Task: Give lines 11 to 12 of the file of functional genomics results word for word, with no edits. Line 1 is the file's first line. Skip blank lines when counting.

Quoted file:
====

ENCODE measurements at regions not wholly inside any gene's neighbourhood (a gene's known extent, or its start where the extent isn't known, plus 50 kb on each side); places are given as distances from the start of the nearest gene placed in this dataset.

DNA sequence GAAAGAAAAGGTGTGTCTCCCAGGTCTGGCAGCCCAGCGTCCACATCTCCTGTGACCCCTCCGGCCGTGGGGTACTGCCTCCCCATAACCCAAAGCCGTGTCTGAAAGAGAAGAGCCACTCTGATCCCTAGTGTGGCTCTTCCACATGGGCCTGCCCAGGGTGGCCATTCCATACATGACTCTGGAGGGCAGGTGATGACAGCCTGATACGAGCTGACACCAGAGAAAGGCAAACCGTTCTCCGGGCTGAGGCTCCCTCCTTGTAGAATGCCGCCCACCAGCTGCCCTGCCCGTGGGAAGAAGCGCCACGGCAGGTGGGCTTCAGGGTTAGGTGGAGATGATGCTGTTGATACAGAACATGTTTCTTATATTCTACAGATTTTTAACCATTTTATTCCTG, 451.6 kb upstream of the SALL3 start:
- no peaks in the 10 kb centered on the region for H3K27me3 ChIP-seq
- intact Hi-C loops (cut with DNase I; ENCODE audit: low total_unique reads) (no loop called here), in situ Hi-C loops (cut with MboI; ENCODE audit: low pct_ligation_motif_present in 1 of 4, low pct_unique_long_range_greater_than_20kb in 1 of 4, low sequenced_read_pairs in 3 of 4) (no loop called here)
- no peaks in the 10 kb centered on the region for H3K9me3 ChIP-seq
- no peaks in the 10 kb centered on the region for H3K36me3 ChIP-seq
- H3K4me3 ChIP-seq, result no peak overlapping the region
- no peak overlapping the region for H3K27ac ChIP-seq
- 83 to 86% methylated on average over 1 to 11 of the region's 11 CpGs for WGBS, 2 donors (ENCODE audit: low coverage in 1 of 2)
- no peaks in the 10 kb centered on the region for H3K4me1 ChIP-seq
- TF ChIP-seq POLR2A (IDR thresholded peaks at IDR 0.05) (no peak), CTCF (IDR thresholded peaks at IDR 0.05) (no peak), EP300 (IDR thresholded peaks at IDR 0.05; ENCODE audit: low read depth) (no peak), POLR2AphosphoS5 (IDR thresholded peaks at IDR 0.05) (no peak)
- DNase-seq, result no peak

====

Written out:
- TF ChIP-seq POLR2A (IDR thresholded peaks at IDR 0.05) (no peak), CTCF (IDR thresholded peaks at IDR 0.05) (no peak), EP300 (IDR thresholded peaks at IDR 0.05; ENCODE audit: low read depth) (no peak), POLR2AphosphoS5 (IDR thresholded peaks at IDR 0.05) (no peak)
- DNase-seq, result no peak